Does option-implied correlation, a measure of the expected average correlation between a stock index and its components over a specified horizon, predict stock market behavior? In their January 2017 paper entitled “Option-Implied Correlations, Factor Models, and Market Risk”, Adrian Buss, Lorenzo Schoenleber and Grigory Vilkov examine option-implied correlation as a stock market return predictor. They consider expected average correlations between:

- Major U.S. stock indexes (S&P 500, S&P 100 and Dow Jones Industrial Average) and their respective component stocks.
- Major U.S. stock indexes the nine Select Sector SPDR exchange-traded funds (ETF).
- The nine Select Sector SPDR ETFs and their respective component stocks.

They calculate a correlation risk premium (CRP) as the implied average correlation minus realized average correlation measured over the past month, quarter or year. For comparison, they also calculate variance risk premium (VRP) as the difference between option-implied and realized return variances. Using daily returns for the specified indexes and ETFs (and component stocks of all) and for associated near-the-money options with 30, 91 and 365 days to maturity since January 1996 for S&P 500 and S&P 100 index, since October 1997 for DJIA and since mid-December 1998 for sector ETFs, all through August 2015, *they find that:*

- There are significant CRPs for both stocks relative to major indexes and sectors relative to major indexes. These premiums generally increase with option maturity. In other words, investors tend to expect that future average correlations will be higher than recent past average correlations (diversification opportunity will decline).
- Both VRPs and CRPs vary considerably for stocks relative to their respective sectors. CRPs are largest for consumer staples, financial and technology and lowest for energy, health care and utilities.
- Implied correlation for any broad (multi-sector) stock index predicts future market returns for horizons up to a year. Also, the predictive power of implied correlation:
- Is consistently stronger than that of VRP, especially for horizons beyond one quarter, and remains significant in joint regressions with VRP.
- Depends more on broad sector coverage than on the number of stocks used to estimate implied correlation, such that using just the nine sector ETFs relative to the S&P 500 Index is sufficient.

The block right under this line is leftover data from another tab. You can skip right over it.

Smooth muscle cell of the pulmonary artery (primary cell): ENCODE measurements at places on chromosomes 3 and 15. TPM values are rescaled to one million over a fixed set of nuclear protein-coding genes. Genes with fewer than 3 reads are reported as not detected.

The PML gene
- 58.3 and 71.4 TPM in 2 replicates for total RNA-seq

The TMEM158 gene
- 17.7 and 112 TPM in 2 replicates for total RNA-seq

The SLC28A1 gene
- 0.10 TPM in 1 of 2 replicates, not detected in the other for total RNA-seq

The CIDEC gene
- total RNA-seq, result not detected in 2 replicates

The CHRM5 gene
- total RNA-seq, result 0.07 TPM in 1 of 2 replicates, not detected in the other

- Derives not from predicting average correlation but from predicting the dispersion of market betas of component assets (a combination of both correlations and volatilities).
- Is much weaker when predicting equal-weighted rather than value-weighted market returns.

- Realized correlation is a better predictor of future realized correlation than is implied correlation at horizons greater than one quarter.

In summary, *evidence indicates that implied correlation for a broad stock market index relative to its components and the associated correlation risk premium may be useful for predicting equity market returns.*

Cautions regarding findings include:

- Reported predictive powers are gross, not net. Accounting for costs of exploitation may alter findings.
- Tests are statistical only. The authors do not test any investment strategies based on implied correlation or CRP.
- Testing multiple versions of implied correlation introduces data snooping bias, such the best-performing version overstates expectations. Moreover, the rules for calculating implied and realized variances and correlations offer further opportunities for snooping (such as time to maturity for options and lookback interval for past returns).
- The implied correlation and CRP estimation processes described above are complex and beyond the reach of most investors, who would bear fees for delegating the work. CBOE S&P 500 Implied Correlation Indexes are readily available to investors, but their specifications differ from those above. Per CBOE: “Using SPX [S&P 500 Index] options prices, together with the prices of options on the 50 largest stocks in the S&P 500 Index, the CBOE S&P 500 Implied Correlation Indexes offers insight into the relative cost of SPX options compared to the price of options on individual stocks that comprise the S&P 500.”